Fyodor Dostoevsky, the famous Russian writer from the nineteenth century, is one of the most celebrated novelists of all time.
Dostoevsky describes an experience when he was 27 as a major turning point in his life. Even though the celebrated author was born into a privileged family in imperial Russia, Dostoevsky committed himself to helping the poor under-classes who were being deliberately oppressed throughout society.
Dostoevsky joined a progressively-minded group of writers and teachers in St. Petersburg, but was then arrested by Emperor Nicholas I. The Russian Emperor feared Dostoevsky and his friends would cause a revolution.
The arrested group of writers and academics were placed in a fortified prison where conditions were deplorable. For over a year Dostoevsky and his fellow prisoners survived in damp cells without much light. They were continually tortured and interrogated to hand over more names of people who might be a threat to the Emperor and the status quo in Russia at the time.
One cold December morning, all of the prisoners were taken from their cells without explanation and taken to the town square. The sentence of death was read out to them, and they were tied to stakes in front of a firing squad. The condemned men waited in front of raised rifles to be shot. They waited for a minute when unexpected one of the Emperor’s messengers rode in on a horse. The messenger had a royal proclamation, and he announced the Emperor had changed the sentence from death to life-long exile. The prisoners were untied, taken back to the prison, and soon after sent to Siberia.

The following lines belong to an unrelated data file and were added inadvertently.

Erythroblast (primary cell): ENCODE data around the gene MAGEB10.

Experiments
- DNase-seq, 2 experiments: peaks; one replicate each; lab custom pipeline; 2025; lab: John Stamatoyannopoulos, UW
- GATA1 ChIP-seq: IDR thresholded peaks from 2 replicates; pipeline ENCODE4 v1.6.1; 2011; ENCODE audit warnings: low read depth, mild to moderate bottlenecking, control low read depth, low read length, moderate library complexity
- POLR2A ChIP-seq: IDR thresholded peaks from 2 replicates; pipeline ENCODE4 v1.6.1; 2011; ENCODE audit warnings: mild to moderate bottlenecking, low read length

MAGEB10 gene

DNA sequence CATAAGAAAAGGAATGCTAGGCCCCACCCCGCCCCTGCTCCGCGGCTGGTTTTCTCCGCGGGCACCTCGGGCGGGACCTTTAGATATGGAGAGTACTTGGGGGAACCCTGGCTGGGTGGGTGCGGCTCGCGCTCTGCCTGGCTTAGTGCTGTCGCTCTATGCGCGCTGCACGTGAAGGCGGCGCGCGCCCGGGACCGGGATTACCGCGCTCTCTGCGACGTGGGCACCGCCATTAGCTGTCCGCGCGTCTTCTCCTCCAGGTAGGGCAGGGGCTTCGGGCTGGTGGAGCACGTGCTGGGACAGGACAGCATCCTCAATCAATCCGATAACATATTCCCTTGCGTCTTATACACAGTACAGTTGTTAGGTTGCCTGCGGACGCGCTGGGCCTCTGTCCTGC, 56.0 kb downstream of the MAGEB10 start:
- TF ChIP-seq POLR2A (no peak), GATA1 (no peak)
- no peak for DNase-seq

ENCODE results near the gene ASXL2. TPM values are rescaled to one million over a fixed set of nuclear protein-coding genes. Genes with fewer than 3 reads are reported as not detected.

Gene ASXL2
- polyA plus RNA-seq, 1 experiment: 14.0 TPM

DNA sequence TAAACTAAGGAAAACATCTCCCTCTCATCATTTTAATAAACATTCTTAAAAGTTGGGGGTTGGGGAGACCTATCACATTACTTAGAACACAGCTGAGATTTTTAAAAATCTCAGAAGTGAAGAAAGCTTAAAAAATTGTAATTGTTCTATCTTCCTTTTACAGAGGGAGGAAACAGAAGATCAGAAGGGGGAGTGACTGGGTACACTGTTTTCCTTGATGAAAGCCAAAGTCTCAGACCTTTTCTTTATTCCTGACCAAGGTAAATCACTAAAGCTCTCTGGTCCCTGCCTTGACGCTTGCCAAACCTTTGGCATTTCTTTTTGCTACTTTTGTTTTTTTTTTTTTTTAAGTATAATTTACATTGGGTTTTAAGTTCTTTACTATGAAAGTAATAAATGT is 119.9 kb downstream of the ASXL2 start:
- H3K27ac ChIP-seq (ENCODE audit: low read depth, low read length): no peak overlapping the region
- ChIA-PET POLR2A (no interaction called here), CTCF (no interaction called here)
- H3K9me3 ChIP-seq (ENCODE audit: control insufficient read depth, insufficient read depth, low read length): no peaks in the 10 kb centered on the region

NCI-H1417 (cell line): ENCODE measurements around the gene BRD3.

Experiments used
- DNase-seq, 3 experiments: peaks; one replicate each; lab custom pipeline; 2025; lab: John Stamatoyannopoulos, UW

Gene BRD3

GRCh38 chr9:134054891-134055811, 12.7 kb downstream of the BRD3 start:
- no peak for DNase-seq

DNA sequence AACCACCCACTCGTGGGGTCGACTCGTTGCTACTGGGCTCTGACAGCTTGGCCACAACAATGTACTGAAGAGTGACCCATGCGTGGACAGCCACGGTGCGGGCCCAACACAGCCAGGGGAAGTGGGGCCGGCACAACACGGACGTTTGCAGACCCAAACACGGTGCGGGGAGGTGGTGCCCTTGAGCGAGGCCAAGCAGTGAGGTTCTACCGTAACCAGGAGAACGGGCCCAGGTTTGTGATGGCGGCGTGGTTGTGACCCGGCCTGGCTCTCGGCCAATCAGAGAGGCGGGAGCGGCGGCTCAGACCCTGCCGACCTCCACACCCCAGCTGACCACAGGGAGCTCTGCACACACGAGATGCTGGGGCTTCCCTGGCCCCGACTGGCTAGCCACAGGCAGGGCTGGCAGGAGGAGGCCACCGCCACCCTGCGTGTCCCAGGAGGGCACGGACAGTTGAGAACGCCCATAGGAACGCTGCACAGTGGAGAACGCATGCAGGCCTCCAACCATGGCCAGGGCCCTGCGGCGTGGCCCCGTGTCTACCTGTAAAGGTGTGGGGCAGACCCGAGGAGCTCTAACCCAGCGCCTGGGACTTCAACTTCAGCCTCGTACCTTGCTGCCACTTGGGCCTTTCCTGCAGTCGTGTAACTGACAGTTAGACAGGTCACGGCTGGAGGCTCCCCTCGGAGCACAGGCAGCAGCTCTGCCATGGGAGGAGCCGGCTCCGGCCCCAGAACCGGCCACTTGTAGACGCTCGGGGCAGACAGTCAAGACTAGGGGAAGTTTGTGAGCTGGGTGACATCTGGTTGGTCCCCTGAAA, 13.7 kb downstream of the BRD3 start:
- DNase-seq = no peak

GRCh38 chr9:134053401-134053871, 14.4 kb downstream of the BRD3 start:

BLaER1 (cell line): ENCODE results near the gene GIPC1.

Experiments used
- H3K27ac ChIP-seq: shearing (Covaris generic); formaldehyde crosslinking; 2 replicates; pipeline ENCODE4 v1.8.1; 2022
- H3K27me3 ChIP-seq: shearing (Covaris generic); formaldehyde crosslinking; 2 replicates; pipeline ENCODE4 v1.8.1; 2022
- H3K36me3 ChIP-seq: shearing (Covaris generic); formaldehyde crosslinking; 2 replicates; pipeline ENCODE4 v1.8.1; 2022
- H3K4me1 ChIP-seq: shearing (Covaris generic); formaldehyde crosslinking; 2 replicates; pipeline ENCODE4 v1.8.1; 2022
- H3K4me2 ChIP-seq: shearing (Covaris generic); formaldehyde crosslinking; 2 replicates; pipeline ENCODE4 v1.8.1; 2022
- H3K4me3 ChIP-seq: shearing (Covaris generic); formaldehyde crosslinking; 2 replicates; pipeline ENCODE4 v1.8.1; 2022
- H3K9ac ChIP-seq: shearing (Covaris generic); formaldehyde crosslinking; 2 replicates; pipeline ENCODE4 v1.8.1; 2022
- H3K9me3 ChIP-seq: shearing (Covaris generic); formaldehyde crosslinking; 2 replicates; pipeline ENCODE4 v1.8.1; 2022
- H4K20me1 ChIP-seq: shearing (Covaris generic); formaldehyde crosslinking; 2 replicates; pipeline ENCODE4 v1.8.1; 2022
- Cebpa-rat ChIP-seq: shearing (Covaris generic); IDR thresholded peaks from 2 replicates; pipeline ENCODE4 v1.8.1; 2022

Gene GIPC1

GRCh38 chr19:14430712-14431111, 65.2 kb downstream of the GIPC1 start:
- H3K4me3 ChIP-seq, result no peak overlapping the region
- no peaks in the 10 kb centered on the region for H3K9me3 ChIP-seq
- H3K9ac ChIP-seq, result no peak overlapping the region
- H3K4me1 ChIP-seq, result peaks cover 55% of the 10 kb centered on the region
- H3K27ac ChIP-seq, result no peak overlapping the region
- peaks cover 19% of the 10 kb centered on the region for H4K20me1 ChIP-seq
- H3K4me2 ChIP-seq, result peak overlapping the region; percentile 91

Later, in a letter to his brother Mikhail, Fyodor Dostoevsky described how that single minute of waiting for death changed his outlook towards life. Dostoevsky told his brother: “When I look back on my past and think how much time I wasted on nothing, how much time has been lost in futilities, errors, laziness, incapacity to live; how little I appreciated it, how many times I sinned against my heart and soul – then my heart bleeds. Life is a gift,”
The Russian author concluded, “And every minute can be an eternity of happiness.”
As I retell this story of a nineteenth century Russian novelist’s experience of waiting one minute for what he thought would be his death, I’m reminded of the words of Jesus Christ. He told the listeners during His Sermon on the Mount: “Don’t worry about tomorrow, for tomorrow will bring its own worries” (Matthew 6:34). Jesus continued by telling His listeners that we are simply to focus on the tasks and travails of the day we’ve been given.
Each day is a gift from God. Maybe that’s why it’s called the present.
About this blog: Pastor David Riley is a minister of the Seventh-day Adventist Church and lives on the Gold Coast in Australia. This article is from his “Reverential Ramblings” series – which you can subscribe to by clicking “follow” on this website.
Want to read more inspirational stories of faith from this series? Click here to read the inspiring story of how one soldier’s sacrifice changed an entire prisoner-of-war camp during World War II.